Women and the vote in Canada

“Our worthy opponents will emphasize the fact that women are the weaker vessel. Well I should think that a woman who cooks for men, washes and bakes and scrubs and sews for her family could stand the extra strain of marking a ballot every four years.”
-Nellie McClung

Although property owners prior to Confederation had the right to vote, after 1867 women were denied the right to vote. It would take three-quarters of a century before women in every province would be granted the right to vote – and in some cases the battle would be marred by dirty politics. At other times it would be waged with creativity and humour.

Incredibly enough, even after women were granted the right to vote in Federal elections they were not defined as “persons” under the law. It would take much more work, lead by the “Famous Five” to ensure that Senate appointments would be available to women.

In celebration of Women’s History Month, here is a timeline of the suffragette movement in Canada.

1849 – All Canadian women, regardless of race, religion or property rights, are banned from voting in all elections.

1876 – A British commn law ruling states that “women are persons in matters of pains and penalties, but are not persons in matters of rights and privileges.”

1885 – Unmarried women property owners are granted the right to vote and hold office in school matters in Alberta.

1914 – In Manitoba, after an unsuccessful protest by men and women demanding the vote for women, members of the Political Equality League stage a satirical play (A Women’s Parliament) at Winnipeg’s Walker Theatre. Playing to a sold-out audience, the drama reverses the roles of men and women.

1916 – Manitoba becomes the first province to give women the right to vote and hold provincial office.

1916 – Women achieve the right to vote and run for office in Saskatchewan provincial elections.

1916 – The Alberta Equal Suffrage Act gives women ‘absolute equality’ with men in provincial, municipal, and school affairs. Women are then able to vote and run for office in all Alberta elections.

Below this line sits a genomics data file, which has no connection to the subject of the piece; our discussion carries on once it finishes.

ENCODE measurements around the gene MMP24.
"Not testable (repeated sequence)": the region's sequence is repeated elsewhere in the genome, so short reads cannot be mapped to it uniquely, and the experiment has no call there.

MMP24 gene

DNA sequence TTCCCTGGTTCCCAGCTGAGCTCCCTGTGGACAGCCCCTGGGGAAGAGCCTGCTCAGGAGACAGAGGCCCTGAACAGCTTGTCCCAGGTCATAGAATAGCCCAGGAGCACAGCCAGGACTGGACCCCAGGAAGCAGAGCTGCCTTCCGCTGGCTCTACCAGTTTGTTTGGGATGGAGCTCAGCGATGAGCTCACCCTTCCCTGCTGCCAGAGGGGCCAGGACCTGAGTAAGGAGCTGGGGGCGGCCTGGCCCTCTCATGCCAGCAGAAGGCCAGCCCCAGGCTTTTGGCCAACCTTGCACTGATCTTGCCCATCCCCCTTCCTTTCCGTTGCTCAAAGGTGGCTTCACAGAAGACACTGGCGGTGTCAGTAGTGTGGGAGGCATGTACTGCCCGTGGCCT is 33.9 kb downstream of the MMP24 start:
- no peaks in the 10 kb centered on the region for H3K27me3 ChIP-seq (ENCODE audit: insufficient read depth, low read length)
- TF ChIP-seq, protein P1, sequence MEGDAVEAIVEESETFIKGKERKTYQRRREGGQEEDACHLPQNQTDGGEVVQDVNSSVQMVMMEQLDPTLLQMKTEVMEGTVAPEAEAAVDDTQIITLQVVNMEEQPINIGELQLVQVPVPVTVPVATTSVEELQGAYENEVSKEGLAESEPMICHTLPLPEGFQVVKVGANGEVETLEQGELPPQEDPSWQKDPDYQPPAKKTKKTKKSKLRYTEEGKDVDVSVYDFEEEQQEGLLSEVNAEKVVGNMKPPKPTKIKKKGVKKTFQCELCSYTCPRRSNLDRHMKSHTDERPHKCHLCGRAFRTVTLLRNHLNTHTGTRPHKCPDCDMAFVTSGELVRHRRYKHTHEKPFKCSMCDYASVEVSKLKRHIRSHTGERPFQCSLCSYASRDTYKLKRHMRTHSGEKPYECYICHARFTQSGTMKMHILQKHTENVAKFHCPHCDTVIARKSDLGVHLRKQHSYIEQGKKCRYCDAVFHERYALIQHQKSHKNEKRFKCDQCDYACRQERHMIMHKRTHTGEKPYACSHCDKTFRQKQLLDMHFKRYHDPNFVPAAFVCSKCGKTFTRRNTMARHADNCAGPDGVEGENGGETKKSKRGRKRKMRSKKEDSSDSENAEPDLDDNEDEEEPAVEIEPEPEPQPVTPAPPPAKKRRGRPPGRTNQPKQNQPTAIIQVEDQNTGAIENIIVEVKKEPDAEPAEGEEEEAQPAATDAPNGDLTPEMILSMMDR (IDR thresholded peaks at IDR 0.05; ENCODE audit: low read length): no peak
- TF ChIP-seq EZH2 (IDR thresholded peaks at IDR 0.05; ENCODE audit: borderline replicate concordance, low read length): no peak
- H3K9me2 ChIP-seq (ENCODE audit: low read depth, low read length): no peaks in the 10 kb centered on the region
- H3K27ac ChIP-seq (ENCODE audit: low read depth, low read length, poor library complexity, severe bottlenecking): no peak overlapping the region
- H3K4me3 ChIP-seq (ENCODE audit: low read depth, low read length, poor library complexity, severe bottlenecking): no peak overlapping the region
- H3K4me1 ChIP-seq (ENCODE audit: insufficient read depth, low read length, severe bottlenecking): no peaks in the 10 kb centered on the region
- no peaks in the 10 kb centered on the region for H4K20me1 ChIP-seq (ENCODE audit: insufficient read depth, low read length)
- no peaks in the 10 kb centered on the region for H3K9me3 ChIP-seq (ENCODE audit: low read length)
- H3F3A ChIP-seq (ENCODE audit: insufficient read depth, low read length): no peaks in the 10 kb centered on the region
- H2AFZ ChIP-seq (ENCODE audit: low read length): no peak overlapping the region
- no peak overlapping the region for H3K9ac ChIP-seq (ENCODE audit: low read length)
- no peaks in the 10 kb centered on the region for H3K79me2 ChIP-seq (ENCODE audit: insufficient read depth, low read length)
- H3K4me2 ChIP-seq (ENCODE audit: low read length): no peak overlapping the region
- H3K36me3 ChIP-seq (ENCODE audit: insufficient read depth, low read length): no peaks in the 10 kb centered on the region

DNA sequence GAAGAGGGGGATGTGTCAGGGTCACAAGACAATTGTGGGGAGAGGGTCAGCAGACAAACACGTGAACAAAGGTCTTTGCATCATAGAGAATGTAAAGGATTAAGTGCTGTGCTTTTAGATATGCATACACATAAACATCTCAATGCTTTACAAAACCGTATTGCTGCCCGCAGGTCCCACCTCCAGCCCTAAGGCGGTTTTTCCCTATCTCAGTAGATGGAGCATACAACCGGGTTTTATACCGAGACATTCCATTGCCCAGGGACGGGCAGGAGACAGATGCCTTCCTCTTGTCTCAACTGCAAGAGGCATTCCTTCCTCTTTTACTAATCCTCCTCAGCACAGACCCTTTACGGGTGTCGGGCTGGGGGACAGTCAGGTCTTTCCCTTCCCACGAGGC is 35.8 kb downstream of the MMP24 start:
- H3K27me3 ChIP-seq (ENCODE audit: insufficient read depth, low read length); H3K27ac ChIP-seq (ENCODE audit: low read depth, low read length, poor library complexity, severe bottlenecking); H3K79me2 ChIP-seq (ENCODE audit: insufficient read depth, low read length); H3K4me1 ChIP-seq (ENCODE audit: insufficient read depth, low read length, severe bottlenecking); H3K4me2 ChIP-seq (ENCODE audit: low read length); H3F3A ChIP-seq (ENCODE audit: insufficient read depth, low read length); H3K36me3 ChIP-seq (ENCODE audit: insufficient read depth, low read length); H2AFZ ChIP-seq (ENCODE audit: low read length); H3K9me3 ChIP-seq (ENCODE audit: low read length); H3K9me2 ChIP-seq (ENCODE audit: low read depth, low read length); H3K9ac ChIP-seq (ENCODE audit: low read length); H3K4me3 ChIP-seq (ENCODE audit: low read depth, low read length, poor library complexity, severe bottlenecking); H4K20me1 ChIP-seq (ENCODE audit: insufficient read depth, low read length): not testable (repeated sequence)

1917 – Women receive the right to vote and run for office in provincial elections in British Columbia.

1917 – Women gain the right to vote and run for office in Ontario provincial elections.

1917 – Louise McKinney and Roberta MacAdams become the first women elected to a provincial legislature, in Alberta.

1917 – The “Bluebirds” – women in the armed forces or with military relatives – are given the right to vote in Federal elections under the Wartime Elections Act. Unfortunately this act also bars many other people from voting, including conscientious objectors, perhaps in a bid for the government to maintain power while passing a conscription bill.

1918 – Women gain the right to vote and run for office in Nova Scotia provincial elections.

1918 – The Canada Elections Act gives all women over 21 the federal vote.

1919 – Women gain the right to vote and run for office in New Brunswick provincial elections.

1921 – Agnes McPhail of Ontario becomes the first woman elected to the House of Commons.

1925 – Women achieve the right to vote and run for office in Newfoundland elections.

1927 – The “Famous Five” – Henrietta Muir Edwards, Louise McKinney, Irene Parlby and Nellie McClung meet at Emily Murphy’s and create a petition to allow women to be appointed to the Senate.

1928 – The Supreme Court of Canada unanimously decides that women are not persons and therefore cannot hold office as Senators in Canada.

1929 – The British Privy Council reverses the Supreme Court’s ‘Persons’ Case decision.

1940 – Women gain the right to vote and run for office in Quebec provincial elections.

1982 – The Canadian Charter of Rights and Freedoms is adopted, including Section15, the Equality Clause.

1989 – Audrey McLaughlin, Member of Parliament from the Yukon, is elected as the leader of the federal New Democratic Party, making her the first woman ever to lead a national political party in Canada.

1991 – Rita Johnston of British Columbia becomes Canada’s first female premier, although not elected.

1993 – Catherine Callbeck becomes the first woman elected Premier of Prince Edward Island.

1993 – Kim Campbell becomes the first female Canadian Prime Minister through a leadership campaign.